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Ribbon.  The narrow cloth strips from which small medals are suspended. Medals of valor, military decorations, campaign medals, Olympic, some sports and educational awards, as well as others, have medallic items suspended from such cloth ribbons. The ribbons are a means of adding color, class, distinction, identification and substitution for such medallic awards in addition to providing a means for suspension for the medal to be worn.

An elaborate color code has evolved for American military medals, and this is true for England, France and nearly every country with military forces. Ribbons include other significance as well. The Victoria Cross, for example was bestowed to soldiers with red ribbon, for sailors, the ribbon was blue.

Ribbon terms.  The largest of such cloth ribbons is the sash, which hangs over one shoulder across the body to the opposite side at the waist. This is substantial enough to support a heavy pendant medal.

The neck ribbon supports a medal hung around the neck. This is most popular

and is the one used for Olympic and other sports awards.

But the most popular one is the ribbon drape that supports a medal and is attached to a stem and clasp by which it can be fastened to a garment. There are several ways of folding the ribbon drape and the ends are sewn together after a ring is placed in the fold. A second ring (as a jump ring) supports the medal.

When a medal is intended to be worn in front of the ribbon (as both elements suspended from the same header) the ribbon in this position is known as the backribbon.

Its color should be in contrast to the color of the medal.

Ribbons are made of cotton or silk, and more recently of rayon; they can be flat or braided. The finish of the cloth can be of several kinds – gros grain (most durable), satin finish, moire and velvet. Ribbons are decorated with bullion embroidery, metal thread, often made into tassels.

Some ribbon substitutes have been used. Indian Peace Medals have been suspended with thongs of leather. Other ribbon substitutes include cord and colored string.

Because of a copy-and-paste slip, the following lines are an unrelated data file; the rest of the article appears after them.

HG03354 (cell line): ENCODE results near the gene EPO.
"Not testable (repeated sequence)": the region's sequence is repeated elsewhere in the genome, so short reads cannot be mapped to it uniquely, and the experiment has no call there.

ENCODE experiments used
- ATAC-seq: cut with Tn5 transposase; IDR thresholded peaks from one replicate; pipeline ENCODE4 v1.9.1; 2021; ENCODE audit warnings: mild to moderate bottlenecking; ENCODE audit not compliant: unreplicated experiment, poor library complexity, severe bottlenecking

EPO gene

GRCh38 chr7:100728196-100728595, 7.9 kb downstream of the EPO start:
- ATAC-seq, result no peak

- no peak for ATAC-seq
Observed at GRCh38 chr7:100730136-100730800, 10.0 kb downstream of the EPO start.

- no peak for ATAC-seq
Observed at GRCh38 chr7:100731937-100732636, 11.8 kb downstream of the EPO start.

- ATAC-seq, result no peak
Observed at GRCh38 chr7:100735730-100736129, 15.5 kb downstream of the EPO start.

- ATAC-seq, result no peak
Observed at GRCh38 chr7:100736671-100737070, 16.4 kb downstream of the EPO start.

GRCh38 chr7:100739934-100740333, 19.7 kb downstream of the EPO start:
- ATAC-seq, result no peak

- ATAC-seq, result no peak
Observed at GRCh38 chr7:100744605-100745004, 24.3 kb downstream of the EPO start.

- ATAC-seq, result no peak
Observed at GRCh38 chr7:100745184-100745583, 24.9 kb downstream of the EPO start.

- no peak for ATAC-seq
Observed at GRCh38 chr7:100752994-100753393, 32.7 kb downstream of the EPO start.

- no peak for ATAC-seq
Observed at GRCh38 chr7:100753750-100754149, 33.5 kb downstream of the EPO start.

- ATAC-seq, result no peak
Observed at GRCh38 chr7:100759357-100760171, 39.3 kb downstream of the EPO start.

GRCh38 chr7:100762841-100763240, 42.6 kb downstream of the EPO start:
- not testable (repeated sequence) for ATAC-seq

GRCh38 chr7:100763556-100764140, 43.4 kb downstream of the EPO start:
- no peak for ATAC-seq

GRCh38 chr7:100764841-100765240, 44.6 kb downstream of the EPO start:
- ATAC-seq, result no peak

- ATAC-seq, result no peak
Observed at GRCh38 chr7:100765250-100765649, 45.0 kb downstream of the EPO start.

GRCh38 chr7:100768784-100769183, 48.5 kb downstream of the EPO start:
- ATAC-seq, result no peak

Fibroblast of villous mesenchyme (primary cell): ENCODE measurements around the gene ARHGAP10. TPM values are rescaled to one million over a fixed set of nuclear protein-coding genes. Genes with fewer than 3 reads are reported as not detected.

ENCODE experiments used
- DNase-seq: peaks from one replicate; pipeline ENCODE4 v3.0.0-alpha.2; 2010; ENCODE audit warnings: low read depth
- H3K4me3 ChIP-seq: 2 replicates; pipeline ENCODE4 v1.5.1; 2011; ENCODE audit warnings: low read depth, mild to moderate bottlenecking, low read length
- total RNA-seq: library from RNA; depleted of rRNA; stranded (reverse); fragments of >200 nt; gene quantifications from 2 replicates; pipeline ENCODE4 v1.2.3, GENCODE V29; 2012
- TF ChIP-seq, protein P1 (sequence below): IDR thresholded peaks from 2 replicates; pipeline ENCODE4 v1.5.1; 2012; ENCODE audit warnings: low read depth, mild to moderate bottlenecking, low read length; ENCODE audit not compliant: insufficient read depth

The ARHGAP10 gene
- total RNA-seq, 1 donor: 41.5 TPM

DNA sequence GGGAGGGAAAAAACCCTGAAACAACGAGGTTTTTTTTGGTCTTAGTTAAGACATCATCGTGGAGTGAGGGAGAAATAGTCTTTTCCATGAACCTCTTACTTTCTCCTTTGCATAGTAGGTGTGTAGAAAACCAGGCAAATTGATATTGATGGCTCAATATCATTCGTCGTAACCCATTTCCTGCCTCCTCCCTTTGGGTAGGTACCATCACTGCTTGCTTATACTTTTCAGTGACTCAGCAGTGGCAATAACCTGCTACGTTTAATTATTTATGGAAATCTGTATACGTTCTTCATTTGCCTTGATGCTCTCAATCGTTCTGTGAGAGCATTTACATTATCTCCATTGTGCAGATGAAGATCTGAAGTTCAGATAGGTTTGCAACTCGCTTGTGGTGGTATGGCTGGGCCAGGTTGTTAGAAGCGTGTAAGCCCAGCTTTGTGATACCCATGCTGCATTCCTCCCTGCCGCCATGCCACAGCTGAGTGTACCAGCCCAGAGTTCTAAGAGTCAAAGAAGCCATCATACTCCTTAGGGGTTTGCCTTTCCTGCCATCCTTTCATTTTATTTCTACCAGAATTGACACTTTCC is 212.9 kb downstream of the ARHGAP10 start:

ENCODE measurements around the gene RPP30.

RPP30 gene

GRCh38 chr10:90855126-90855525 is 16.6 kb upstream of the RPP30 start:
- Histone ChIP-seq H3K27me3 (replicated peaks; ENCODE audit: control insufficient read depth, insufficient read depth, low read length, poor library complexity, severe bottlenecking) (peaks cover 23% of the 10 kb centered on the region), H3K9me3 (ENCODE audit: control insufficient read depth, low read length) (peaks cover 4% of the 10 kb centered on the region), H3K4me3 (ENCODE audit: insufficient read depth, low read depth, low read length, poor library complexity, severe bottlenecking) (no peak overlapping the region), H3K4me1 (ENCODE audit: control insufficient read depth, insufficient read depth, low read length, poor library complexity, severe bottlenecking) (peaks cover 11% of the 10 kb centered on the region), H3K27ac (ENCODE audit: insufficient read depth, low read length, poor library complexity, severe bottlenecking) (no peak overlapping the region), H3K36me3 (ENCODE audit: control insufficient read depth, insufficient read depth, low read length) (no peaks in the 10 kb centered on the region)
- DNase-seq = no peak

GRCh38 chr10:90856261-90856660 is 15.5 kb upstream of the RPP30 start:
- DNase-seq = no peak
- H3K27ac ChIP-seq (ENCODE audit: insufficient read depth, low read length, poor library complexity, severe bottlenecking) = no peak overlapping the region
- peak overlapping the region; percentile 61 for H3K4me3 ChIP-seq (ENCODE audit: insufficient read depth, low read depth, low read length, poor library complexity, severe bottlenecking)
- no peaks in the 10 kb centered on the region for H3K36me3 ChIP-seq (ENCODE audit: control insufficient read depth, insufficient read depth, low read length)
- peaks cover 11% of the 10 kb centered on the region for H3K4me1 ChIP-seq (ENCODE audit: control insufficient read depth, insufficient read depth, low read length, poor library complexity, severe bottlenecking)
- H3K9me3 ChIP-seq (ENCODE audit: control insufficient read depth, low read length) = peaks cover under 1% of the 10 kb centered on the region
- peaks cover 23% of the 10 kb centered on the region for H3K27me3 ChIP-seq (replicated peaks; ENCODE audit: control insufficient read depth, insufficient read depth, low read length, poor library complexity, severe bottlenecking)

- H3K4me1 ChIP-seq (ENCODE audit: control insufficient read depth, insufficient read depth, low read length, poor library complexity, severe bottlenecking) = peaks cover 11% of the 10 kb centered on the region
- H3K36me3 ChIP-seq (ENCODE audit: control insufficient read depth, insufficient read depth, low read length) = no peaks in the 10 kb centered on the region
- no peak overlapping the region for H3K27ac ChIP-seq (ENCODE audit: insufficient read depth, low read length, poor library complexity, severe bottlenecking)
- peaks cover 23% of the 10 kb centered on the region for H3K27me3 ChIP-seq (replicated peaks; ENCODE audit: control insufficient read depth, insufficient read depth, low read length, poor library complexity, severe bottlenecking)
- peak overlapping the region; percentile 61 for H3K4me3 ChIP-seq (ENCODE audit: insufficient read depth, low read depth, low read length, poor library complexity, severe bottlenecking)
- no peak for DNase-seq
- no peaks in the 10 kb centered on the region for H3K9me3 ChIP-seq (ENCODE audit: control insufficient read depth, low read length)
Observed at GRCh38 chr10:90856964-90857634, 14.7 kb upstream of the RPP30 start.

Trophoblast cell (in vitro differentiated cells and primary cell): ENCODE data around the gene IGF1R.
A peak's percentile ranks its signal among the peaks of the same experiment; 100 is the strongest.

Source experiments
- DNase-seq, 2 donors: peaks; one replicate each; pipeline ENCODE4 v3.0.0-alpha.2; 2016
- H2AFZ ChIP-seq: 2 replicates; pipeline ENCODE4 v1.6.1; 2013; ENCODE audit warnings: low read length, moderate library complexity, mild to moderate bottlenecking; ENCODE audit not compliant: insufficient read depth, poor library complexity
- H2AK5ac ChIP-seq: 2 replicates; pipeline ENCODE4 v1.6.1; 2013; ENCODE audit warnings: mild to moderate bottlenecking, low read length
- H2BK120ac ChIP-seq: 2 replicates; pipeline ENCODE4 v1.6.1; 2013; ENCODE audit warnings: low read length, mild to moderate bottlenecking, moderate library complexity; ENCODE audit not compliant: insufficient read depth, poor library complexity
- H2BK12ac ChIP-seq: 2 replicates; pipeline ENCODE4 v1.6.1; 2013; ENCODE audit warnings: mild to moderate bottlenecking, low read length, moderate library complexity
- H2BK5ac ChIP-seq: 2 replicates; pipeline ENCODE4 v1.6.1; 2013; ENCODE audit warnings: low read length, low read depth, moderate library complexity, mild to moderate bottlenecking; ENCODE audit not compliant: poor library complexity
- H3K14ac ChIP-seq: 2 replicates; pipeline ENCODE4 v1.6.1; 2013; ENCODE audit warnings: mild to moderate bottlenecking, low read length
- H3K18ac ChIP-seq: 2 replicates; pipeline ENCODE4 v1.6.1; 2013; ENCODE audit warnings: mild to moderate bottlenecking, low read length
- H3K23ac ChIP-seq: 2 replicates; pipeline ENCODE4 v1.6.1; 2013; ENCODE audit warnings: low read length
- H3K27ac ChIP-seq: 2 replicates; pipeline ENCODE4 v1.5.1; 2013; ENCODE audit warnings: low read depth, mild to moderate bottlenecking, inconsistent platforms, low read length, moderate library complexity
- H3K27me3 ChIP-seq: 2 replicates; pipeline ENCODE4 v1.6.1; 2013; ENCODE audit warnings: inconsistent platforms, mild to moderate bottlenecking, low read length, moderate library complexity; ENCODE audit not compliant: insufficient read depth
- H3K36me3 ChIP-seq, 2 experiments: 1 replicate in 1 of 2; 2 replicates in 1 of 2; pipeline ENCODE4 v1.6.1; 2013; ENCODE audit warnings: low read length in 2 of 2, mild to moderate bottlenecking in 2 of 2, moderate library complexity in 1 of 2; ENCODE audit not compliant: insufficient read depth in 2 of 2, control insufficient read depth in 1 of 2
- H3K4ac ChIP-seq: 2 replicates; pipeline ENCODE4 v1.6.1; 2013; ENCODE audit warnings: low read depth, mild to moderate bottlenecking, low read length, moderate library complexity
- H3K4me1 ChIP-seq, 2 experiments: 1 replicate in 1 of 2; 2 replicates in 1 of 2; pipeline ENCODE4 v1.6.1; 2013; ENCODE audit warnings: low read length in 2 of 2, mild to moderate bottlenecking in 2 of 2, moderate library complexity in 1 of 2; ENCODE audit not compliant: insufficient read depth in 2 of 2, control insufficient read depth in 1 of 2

When designing a ribbon for a medal it should be kept in mind that the ribbon should be the same width as the medal, the ribbon drape and medal should be no wider than 1 3/4- inch. A neck ribbon may support a wider medal but the weight should be taken into consideration.

Ribbons do tend to soil and fray with extensive wear. They have the advantage that they can be replaced with fresh ribbon. Original ribbon and replacement ribbon are terms used by collectors to differentiate these when it can be so determined.

Cataloging ribbons.  It is usually sufficient to identify the color of ribbons in cataloging such medallic pieces. Numismatic custom is to identity the colors from left to right. Hyphens (sometimes slash marks) are used to connect the colors:  red-white-blue-white-red. Such a ribbon would have a single blue stripe down the center and the border color is red on both sides.

Ribbon as design elements.  Infrequently a coin or medal will contain a ribbon as part of their design, often having lettering appearing on them. Such ribbons show folds, waves, and their ends are frequently notched for artistic effect. They are also called banderole.

Ribbons are also found in wreath designs, as a tie at the bottom; these are called ribbon ties. A circular ribbon, often with lettering and with a buckle below is known as a riband circlet or ribbon circlet.

Ribbon Bank.  An accumulation of many ribbons for use by collectors and others to draw upon when desirous of replacing a worn or tattered ribbon drape, neck ribbon or such. The Orders and Medal Society of America maintains such a ribbon bank for their members. Also private ribbon banks exist, and, infrequently medal manufacturers may have a small cache of unused ribbon. Ribbon manufacturers are generally not a source of short length of ribbon, demanding a sizeable minimum order (500 yards or more) to manufacture new ribbon. They cite the huge effort and expense to setup their looms to make such ribbon.

CLASS 13.3

6210-(009)10.6           Illus: Photos

excerpted with permission from

An Encyclopedia of Coin and Medal Technology

For Artists, Makers, Collectors and Curators


Roger W. Burdette, Editor

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